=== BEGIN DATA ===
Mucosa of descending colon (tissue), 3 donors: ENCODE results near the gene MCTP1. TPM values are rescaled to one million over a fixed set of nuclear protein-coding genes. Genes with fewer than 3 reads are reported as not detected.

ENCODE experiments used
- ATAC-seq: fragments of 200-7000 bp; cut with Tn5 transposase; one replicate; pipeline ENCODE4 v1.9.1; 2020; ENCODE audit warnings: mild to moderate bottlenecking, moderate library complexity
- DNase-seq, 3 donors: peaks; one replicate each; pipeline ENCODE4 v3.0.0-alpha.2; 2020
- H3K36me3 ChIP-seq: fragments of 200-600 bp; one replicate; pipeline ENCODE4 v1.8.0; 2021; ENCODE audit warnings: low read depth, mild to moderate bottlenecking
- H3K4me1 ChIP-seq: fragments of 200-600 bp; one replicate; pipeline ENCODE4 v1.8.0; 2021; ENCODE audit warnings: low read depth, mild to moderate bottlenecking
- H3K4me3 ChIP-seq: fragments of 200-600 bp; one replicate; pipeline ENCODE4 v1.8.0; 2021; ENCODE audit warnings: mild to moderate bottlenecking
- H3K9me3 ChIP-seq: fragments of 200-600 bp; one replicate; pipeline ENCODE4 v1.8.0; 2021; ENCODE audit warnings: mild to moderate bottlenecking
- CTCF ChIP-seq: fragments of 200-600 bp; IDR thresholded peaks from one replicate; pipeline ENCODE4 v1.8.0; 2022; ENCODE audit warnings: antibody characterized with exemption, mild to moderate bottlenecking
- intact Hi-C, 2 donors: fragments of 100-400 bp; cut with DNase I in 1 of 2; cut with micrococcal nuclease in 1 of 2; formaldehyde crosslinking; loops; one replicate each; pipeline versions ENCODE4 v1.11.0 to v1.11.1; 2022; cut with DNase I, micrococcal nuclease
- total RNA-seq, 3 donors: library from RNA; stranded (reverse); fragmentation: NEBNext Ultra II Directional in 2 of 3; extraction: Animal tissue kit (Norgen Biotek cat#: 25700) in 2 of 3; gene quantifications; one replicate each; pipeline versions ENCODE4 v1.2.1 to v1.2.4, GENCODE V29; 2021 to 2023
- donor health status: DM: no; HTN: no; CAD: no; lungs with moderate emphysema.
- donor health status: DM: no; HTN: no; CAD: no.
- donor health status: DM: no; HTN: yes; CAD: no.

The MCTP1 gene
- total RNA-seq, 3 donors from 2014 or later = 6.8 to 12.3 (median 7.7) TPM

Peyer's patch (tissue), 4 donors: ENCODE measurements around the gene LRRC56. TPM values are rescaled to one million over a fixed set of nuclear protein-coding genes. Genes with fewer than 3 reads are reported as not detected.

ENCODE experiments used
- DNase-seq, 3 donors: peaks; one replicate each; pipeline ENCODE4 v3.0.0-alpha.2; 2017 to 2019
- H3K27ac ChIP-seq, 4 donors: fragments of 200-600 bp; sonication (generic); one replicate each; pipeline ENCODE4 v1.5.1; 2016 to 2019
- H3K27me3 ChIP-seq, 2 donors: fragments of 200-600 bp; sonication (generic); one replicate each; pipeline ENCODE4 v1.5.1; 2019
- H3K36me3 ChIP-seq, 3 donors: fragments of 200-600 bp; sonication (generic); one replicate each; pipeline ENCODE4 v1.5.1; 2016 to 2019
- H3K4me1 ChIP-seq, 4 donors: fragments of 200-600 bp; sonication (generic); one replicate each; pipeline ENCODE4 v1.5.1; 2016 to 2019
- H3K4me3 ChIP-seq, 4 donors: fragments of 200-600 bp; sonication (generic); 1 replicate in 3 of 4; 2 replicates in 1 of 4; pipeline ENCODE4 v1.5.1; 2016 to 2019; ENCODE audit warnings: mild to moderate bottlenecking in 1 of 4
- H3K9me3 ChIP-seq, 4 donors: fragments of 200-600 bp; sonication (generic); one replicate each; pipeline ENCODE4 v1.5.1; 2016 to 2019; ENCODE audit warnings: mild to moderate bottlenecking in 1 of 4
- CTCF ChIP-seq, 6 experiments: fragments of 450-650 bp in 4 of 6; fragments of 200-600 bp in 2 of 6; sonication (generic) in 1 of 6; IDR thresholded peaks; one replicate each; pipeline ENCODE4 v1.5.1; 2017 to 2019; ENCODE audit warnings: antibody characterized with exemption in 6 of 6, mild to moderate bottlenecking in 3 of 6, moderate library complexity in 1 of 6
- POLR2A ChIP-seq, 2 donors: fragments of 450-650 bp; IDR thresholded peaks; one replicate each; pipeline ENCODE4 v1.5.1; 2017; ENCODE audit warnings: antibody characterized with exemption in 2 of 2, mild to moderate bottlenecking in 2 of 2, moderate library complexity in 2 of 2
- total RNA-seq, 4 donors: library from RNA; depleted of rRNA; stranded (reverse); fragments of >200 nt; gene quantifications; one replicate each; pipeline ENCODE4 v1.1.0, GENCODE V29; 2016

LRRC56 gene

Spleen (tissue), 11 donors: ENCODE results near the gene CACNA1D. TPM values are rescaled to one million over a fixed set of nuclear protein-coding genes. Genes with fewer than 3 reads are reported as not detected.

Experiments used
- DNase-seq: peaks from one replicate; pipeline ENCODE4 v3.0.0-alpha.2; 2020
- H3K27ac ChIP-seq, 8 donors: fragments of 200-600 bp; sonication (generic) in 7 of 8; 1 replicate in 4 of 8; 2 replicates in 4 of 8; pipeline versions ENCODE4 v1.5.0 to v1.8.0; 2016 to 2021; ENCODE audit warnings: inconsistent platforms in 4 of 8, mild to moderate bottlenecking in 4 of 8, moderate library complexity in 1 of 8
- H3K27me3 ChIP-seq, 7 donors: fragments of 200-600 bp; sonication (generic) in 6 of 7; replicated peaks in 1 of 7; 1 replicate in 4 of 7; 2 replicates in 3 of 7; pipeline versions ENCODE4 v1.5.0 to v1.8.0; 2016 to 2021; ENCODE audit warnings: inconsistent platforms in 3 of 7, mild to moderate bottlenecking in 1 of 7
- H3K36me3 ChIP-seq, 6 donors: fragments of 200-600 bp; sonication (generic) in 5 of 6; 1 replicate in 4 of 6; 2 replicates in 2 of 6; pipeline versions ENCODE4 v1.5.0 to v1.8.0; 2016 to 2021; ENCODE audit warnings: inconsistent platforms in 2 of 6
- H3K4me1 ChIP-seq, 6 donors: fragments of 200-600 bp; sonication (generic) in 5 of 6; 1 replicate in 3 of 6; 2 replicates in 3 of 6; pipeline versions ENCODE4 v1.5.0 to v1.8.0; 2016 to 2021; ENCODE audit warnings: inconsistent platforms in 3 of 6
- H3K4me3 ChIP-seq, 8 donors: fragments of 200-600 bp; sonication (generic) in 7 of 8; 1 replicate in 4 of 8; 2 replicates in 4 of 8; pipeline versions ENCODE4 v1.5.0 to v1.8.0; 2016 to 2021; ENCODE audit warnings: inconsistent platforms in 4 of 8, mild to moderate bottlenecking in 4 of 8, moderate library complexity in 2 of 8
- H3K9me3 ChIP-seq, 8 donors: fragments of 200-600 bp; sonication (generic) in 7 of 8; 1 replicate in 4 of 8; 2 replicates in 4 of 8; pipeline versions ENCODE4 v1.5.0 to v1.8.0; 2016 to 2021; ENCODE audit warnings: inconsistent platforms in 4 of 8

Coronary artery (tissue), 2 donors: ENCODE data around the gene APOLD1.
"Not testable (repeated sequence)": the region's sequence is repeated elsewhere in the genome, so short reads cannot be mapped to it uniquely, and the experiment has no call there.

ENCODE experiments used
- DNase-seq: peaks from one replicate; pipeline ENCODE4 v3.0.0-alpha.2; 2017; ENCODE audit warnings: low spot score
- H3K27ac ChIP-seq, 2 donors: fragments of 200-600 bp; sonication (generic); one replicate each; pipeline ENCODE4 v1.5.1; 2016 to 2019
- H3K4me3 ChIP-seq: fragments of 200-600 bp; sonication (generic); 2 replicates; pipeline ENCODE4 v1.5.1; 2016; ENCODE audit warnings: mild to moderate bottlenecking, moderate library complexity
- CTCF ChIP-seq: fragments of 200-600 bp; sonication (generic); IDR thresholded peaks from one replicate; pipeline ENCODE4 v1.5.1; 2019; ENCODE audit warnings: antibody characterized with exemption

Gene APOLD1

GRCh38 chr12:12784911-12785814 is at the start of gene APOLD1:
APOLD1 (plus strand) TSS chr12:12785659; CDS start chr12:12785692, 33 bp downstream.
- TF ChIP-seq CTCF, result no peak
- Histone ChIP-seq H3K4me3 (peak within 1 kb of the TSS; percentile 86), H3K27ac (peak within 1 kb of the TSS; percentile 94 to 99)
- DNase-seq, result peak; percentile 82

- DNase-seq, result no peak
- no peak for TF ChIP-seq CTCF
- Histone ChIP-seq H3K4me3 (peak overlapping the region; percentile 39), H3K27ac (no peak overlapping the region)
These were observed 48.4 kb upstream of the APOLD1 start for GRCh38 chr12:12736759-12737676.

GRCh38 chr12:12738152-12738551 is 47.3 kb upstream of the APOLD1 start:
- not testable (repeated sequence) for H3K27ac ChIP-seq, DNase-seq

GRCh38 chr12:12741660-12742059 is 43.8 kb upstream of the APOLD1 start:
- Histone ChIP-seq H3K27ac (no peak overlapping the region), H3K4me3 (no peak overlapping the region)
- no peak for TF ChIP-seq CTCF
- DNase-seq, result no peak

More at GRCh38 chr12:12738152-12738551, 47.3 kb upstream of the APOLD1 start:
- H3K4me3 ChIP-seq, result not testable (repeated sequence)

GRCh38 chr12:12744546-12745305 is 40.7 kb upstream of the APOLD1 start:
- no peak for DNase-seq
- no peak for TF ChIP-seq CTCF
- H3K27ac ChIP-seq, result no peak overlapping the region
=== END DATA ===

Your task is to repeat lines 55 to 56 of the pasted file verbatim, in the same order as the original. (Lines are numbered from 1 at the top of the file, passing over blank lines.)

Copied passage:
These were observed 48.4 kb upstream of the APOLD1 start for GRCh38 chr12:12736759-12737676.

GRCh38 chr12:12738152-12738551 is 47.3 kb upstream of the APOLD1 start: